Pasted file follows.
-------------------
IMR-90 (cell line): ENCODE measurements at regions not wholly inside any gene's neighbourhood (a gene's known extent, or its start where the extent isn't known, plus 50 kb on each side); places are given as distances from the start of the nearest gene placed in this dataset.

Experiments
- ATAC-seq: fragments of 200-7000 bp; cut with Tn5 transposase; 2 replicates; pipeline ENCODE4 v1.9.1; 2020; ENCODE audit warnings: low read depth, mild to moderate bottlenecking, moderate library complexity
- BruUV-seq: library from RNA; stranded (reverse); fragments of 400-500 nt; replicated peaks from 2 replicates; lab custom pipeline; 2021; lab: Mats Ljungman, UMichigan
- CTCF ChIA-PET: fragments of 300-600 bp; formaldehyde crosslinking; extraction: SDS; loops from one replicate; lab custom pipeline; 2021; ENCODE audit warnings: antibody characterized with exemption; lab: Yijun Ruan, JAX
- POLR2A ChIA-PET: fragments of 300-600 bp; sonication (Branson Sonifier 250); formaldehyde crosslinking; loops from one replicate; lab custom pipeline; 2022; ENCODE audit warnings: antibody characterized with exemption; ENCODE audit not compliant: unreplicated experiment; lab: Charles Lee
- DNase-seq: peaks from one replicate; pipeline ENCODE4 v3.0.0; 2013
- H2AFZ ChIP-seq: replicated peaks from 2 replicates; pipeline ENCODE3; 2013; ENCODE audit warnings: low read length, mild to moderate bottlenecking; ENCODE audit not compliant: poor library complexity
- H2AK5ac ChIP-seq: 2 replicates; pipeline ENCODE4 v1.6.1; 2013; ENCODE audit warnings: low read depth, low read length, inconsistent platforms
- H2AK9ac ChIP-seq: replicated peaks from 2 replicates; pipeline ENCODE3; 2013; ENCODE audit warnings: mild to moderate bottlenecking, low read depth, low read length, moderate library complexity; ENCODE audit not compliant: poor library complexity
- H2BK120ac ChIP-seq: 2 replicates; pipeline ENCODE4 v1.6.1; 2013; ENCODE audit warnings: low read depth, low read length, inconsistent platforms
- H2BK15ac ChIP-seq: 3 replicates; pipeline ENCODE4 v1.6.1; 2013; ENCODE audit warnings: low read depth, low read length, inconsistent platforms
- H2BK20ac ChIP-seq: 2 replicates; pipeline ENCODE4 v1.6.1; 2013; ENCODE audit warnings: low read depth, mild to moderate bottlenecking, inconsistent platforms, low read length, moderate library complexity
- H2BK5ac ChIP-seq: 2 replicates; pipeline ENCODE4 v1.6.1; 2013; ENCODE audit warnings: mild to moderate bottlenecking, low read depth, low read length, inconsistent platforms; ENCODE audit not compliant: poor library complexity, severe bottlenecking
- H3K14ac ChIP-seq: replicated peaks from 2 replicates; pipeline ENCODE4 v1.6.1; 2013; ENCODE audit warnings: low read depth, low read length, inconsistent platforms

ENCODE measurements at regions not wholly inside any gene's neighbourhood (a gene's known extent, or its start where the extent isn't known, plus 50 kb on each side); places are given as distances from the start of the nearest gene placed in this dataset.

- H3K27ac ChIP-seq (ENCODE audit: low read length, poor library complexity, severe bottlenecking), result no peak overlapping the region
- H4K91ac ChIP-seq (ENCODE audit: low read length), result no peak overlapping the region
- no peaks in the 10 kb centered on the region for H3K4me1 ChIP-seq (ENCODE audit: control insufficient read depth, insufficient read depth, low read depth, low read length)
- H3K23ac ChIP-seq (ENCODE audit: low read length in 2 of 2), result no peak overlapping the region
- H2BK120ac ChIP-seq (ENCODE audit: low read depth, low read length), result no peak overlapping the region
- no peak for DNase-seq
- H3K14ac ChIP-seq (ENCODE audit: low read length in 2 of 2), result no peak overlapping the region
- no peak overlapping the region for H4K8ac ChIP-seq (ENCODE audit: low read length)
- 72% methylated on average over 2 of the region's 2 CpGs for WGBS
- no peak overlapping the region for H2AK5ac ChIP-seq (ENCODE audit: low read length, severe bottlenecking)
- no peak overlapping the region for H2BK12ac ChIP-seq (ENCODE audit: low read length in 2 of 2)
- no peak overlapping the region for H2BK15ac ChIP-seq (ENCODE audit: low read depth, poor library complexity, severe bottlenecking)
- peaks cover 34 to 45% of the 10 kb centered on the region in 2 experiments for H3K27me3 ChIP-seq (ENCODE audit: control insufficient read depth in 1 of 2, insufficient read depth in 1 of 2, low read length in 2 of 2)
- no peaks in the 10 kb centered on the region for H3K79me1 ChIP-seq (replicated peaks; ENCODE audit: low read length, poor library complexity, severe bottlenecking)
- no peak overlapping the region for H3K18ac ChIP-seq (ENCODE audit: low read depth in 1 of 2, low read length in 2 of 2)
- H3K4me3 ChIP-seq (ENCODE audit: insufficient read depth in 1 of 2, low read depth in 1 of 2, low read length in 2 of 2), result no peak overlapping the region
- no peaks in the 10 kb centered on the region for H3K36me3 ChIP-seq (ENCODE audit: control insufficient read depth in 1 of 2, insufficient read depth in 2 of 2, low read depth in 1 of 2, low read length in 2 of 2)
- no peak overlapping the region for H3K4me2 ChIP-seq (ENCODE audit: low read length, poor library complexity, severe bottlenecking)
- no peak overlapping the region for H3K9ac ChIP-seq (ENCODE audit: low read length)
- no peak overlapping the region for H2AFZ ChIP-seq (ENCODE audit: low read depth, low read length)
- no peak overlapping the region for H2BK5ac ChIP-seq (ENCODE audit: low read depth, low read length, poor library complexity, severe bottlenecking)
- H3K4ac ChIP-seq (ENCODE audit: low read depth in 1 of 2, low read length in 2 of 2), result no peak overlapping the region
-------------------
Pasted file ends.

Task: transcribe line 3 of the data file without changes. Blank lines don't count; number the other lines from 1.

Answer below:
- ATAC-seq: fragments of 200-7000 bp; cut with Tn5 transposase; 2 replicates; pipeline ENCODE4 v1.9.1; 2020; ENCODE audit warnings: low read depth, mild to moderate bottlenecking, moderate library complexity